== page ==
Chances are, if you plan to appear before a judge, the stakes are high for you. Regardless of the role you play—plaintiff or defendant—keep one crucial fact in mind: the majority of communication between humans takes place nonverbally. How you LOOK walking into a courtroom can have an impact on the outcome of your case.
Consider your posture, your eye contact, and your facial expressions, which a judge sees before you open your mouth to speak. One important aspect of nonverbal communication is your clothing, and wearing the wrong thing to court can decide your fate before you even see the judge. Here are some wardrobe items to leave behind when you head to court.
|Your Hat—Bad haircut? Receding hairline? It doesn’t matter. If you wear a hat into court, you’ll likely be asked to remove it. If you refuse, you can be held in contempt. Historically, hats announced a person’s social status, and removing the hat was a gesture of respect, deferring one’s status to the authority in the room. Like it or not, the tradition lives on in court rooms.
|Yoga Pants or Leggings—While nobody is going to ask you to take your pants off in court, it’s best to go for a more polished look than knit bottoms. Any pants perceived as revealing—whether worn tight or loose and falling down—can get you booted from the courtroom or, worse, not allowed in at all.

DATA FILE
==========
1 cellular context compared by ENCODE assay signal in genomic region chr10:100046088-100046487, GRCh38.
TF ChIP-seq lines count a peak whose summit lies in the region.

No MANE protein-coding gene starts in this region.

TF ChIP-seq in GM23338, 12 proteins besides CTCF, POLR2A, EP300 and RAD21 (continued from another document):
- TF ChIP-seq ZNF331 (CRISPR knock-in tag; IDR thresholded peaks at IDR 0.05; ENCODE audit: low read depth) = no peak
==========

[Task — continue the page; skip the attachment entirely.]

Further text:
|The Comfy Sandals—As we continue to evolve toward an acceptance of exposed feet in a professional setting, the sandals ban is being lifted in some courts. But as recently as 2014, defendants have been asked to leave and change their footwear before they could go before a judge. Even if it’s allowed, though, why risk it? Wear closed-toed shoes that don’t slap around when you walk. Get rid of any distractions that may be caused by your footwear.
Pajamas—Show up to court looking like a grown-up. That’s all.
|A Favorite Crack Jacket—In a well-known Florida case, an accused drug dealer wore a jacket covered in cartoonish pictures of crack cocaine manufacturing ingredients. Seems like a no-brainer that this would be one wardrobe item to leave behind. While you may not possess your very own crack jacket, you’ll want to pay close attention to the messages sent by the clothing you wear. Any printed t-shirts are best avoided. Go for something with buttons so you don’t have to wonder what logos or messages might be offensive to a judge.
A defendant can certainly argue about freedom of expression, but that may result in a quick lesson about the concept of prior restraint. Can anyone stop you from showing up to court in a Donald Duck costume? Nope. Can it mess up your outcome because of a perceived lack of respect for the court? You bet, and there’s no constitutional amendment to save you there. You don’t need a three-piece suit to look presentable, but you do need to dress to show respect.
By Tony Gingrasso, La Crosse Attorney. For a La Crosse attorney who will help your case go smoothly in court, call him at 608-784-5678.